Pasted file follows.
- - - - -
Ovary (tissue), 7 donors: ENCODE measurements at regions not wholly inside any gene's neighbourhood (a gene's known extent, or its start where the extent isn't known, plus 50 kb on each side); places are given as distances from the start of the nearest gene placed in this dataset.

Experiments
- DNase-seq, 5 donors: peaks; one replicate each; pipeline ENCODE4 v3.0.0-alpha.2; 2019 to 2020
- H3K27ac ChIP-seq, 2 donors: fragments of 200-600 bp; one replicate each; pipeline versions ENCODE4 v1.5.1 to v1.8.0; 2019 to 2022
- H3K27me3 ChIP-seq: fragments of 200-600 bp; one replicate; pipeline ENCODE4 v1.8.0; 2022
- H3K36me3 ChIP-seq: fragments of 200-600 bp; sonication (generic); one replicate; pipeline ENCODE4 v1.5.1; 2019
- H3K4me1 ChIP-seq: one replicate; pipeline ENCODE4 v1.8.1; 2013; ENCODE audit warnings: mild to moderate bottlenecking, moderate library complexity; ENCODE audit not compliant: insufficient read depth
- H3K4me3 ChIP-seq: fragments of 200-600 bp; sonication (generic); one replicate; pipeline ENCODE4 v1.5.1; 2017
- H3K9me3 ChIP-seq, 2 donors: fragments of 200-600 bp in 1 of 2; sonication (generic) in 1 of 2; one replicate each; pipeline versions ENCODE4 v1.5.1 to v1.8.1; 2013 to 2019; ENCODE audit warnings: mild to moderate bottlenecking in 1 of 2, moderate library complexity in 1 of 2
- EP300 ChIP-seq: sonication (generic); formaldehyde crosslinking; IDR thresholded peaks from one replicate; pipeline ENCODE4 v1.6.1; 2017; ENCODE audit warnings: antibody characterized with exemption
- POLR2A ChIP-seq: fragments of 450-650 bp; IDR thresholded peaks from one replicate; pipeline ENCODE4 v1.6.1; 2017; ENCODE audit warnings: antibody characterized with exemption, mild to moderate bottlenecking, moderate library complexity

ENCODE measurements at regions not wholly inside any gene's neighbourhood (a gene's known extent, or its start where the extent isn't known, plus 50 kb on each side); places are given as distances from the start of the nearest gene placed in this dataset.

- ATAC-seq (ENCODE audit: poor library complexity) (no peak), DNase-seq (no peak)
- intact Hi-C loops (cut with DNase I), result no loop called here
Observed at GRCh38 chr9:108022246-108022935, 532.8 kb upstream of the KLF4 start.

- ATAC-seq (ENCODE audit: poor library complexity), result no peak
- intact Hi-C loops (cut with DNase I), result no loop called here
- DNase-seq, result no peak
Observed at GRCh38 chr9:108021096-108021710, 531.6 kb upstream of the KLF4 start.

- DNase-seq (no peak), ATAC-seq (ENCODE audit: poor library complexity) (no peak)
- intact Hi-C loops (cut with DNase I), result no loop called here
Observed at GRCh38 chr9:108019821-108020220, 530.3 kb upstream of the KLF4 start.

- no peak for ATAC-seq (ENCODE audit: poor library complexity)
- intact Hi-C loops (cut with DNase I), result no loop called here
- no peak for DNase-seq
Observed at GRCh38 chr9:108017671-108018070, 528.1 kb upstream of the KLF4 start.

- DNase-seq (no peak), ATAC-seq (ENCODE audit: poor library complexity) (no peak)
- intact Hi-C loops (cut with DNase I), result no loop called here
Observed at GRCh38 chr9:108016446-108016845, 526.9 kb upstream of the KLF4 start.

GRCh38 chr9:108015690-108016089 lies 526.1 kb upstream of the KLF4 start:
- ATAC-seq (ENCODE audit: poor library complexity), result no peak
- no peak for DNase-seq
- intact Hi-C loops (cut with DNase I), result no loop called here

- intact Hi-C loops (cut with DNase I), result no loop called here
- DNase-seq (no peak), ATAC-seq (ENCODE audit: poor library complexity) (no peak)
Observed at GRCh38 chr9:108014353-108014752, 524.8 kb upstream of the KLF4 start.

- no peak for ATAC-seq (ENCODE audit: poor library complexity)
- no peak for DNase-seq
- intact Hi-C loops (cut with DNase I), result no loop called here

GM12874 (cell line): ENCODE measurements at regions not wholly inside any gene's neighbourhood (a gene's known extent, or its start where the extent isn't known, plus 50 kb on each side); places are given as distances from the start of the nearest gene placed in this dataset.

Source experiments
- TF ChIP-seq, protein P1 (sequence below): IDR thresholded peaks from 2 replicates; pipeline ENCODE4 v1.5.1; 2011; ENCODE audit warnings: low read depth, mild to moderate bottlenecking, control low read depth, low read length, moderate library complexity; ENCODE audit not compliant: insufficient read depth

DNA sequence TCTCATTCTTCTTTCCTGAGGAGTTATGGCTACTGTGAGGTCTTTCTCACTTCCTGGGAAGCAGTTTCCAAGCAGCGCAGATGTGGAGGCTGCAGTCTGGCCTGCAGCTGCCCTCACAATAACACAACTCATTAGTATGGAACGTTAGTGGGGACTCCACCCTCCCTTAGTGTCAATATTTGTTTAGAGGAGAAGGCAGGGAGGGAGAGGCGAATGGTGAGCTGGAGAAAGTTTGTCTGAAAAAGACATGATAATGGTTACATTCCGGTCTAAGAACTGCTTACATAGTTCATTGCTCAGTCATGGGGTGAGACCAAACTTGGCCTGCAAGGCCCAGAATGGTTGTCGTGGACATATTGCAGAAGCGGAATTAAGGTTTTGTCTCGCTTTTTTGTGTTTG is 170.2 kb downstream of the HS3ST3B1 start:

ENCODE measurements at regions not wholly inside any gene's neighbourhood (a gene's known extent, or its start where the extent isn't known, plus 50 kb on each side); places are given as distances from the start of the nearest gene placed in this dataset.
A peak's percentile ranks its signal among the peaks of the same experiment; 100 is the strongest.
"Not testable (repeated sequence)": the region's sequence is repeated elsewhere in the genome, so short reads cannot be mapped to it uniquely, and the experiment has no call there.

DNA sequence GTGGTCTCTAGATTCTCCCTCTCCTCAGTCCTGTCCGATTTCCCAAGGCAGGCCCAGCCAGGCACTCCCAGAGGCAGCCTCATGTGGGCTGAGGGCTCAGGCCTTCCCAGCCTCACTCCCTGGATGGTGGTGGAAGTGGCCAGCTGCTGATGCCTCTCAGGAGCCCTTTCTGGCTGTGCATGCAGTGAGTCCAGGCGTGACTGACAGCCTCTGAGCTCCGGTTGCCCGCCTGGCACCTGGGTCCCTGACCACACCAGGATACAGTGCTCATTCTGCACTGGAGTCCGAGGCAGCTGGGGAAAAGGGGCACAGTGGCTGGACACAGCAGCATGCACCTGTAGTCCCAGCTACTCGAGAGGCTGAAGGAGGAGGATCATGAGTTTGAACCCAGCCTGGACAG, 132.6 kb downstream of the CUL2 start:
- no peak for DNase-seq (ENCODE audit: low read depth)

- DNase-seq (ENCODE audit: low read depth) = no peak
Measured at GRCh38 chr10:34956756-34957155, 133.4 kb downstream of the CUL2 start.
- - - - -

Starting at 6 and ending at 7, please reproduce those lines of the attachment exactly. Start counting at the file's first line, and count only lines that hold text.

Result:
- H3K36me3 ChIP-seq: fragments of 200-600 bp; sonication (generic); one replicate; pipeline ENCODE4 v1.5.1; 2019
- H3K4me1 ChIP-seq: one replicate; pipeline ENCODE4 v1.8.1; 2013; ENCODE audit warnings: mild to moderate bottlenecking, moderate library complexity; ENCODE audit not compliant: insufficient read depth